Hanging On For the Ride
This past Sunday we sang one of my favorite hymns: Jesus Shall Reign Where'er the Sun. Isaac Watts wrote this hymn as a paraphrase of Psalm 72 with specific application to Jesus as the true King of Israel.
Years ago, I heard an atheist mocking this great hymn. He also mocked Psalm 19. Why? Because they picture the sun as "running." Psalm 19 speaks of the sun as an athlete running a race (v. 5), making its track the edge of the heavens (v. 6). That's quite a racetrack. This, the man said, is the view of a borderline Neanderthal–a geocentric view of the universe. The sun doesn't run. This would mean that the sun is orbiting the earth. And, of course, we modern folk know that's wrong. It's the earth that is running, not the sun. Right? In the words of Lee Corso, "not so fast, my friend." We need to consider the scientific discovery of "solar orbit."
Here's how it goes. The earth is orbiting the sun at about 67,000 mph. That's Mach 88 (and somehow, we're not even dizzy; think about that for a minute). And it gets more amazing. Do an internet search for the phrase "galactic year." Here's a summary of what you'll find. Scientists are now telling us that the sun is orbiting the center of the Milky Way at a speed almost eight times faster than the earth is orbiting the sun—514,000 mph. That's Mach 675. And the sun is "running" this race so fast, with so much mass and force, that it is dragging along the planetary system with it in perfect step. It's like a cosmic dance near the speed of light. It's a race that's hard to imagine. But we're living in it every day, not even sweating most of the time.
There is so much symbolism in the sun. Genesis 1 records God creating it: "And God made the two great lights—the greater light to rule the day and the lesser light to rule the night—and the stars. And God set them in the expanse of the heavens to give light on the earth, to rule over the day and over the night, and to separate the light from the darkness" (vv. 16-18). The sun is a servant-ruler. It rules the day. And in so doing it serves us by giving us light. Christ, the Son, is a servant-ruler. He is our King. But He comes not to be served, but to serve, and give His life as a ransom for many (Matt. 20:28).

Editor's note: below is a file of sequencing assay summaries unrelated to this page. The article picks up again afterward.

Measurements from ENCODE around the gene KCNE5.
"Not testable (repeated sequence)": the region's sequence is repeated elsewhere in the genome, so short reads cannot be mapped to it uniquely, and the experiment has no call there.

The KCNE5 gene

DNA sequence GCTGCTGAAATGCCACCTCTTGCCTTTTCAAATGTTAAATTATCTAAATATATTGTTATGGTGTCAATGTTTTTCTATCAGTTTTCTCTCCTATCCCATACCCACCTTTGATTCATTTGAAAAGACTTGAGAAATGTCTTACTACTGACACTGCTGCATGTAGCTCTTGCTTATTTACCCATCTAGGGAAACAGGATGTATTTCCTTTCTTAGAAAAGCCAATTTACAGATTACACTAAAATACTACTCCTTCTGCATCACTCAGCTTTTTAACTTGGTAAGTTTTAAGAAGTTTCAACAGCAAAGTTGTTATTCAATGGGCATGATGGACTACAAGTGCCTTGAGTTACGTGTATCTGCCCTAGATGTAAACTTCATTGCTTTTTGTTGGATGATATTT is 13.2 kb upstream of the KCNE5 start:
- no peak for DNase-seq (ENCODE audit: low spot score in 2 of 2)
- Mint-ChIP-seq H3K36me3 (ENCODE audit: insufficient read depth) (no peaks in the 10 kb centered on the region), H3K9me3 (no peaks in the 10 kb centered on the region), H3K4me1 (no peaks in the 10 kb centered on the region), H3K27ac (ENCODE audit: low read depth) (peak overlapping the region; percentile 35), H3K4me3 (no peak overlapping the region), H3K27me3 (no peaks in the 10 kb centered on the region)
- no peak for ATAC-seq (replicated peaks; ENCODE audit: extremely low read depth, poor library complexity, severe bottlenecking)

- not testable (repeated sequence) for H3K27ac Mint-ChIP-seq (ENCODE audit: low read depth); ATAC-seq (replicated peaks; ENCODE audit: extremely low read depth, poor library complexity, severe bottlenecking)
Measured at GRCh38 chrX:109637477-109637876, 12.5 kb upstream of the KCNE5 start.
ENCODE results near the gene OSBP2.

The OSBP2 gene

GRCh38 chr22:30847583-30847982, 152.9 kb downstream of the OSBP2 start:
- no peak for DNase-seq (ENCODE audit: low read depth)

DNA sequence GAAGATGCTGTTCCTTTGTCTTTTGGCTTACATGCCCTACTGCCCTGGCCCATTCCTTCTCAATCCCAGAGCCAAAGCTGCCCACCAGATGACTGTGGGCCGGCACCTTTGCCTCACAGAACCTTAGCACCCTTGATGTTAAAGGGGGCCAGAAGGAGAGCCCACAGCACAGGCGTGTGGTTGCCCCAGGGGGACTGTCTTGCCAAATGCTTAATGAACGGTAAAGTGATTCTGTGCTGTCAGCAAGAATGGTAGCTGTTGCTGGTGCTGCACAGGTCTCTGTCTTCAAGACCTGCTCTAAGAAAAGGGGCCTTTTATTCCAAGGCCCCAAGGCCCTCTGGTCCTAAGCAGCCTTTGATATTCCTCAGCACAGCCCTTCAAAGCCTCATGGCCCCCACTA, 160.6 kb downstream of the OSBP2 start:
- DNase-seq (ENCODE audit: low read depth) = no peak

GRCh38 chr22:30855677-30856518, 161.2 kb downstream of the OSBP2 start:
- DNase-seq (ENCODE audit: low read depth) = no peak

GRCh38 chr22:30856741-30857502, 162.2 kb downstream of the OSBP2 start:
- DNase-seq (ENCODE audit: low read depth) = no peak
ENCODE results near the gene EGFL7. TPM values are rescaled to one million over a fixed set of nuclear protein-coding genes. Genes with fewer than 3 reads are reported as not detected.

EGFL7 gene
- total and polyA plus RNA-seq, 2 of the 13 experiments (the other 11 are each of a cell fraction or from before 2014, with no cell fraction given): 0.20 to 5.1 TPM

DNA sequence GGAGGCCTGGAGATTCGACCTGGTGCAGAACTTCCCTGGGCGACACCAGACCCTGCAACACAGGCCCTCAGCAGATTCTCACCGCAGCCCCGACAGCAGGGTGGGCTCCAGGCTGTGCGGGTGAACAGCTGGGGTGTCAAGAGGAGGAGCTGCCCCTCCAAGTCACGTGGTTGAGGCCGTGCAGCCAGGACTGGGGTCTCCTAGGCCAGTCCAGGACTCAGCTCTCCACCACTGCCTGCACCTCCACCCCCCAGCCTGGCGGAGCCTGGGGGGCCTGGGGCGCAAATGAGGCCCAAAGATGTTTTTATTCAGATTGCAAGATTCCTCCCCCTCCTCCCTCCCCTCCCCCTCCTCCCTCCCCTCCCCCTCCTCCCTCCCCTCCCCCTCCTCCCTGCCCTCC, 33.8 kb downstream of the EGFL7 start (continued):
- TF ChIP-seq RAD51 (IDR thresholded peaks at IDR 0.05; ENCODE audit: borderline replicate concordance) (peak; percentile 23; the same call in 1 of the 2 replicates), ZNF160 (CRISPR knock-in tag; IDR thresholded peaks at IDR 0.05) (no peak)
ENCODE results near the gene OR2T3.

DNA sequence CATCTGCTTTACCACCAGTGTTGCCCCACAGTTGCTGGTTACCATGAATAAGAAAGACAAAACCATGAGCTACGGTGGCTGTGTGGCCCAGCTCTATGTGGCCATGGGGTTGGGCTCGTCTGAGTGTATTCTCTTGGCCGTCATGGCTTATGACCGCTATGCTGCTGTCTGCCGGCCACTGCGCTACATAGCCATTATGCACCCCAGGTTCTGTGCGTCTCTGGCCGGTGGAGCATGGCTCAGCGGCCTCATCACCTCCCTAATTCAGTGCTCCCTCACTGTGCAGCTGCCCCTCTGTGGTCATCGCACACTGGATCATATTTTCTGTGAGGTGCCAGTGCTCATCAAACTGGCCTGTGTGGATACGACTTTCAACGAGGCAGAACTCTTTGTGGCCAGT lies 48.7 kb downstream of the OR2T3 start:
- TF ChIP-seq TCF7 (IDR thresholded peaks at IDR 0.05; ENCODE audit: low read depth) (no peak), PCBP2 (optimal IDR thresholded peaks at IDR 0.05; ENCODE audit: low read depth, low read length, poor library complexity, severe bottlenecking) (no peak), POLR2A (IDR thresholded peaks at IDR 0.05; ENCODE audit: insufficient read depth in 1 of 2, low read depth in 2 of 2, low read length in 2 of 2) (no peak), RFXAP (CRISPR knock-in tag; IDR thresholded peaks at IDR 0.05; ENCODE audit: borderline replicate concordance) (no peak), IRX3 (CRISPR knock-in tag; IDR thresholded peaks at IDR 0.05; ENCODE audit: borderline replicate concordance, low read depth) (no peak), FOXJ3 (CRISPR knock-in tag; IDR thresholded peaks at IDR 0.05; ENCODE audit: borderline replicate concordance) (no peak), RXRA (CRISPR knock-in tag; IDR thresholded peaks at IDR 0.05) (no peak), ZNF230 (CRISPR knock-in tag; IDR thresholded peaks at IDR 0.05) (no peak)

As Jesus hung on the cross, paying the ransom for our sin, "there was darkness over the land" for about three hours (Mark 15:33). For light to shine on us, Jesus had to suffer in darkness. The glory of the Son of God had to be eclipsed by sin and the wrath of God so that we could appear in heaven "bright shining as the sun." On the cross, the sun set. In the resurrection a new morning dawned. We are living in that morning, knowing that Jesus shall reign where'er the sun doth it's successive journeys run.
The idea of solar orbit gives new dimension to how we imagine the reign of Christ. Abraham Kuyper said, "there is not a square inch in the whole domain of our human existence over which Christ, who is Sovereign over all, does not cry 'Mine!' But Christ's reign goes even beyond the realm of human existence. Jesus isn't simply going to reign in the orbit of the earth. The sun's orbit is far beyond that. It extends to every inch of the Milky Way. It all belongs to Christ. And Jesus, like the sun drags the planets, is dragging us along in this great race of life by His power, calling us to center our orbit around Him and hang on for the ride.
Like much of our nation during the pandemic and present social unrest, you may be feeling some turbulence right now. Life's a bumpy ride. But I'm glad we have Jesus hanging on to us. And I'm glad we're hanging on to each other.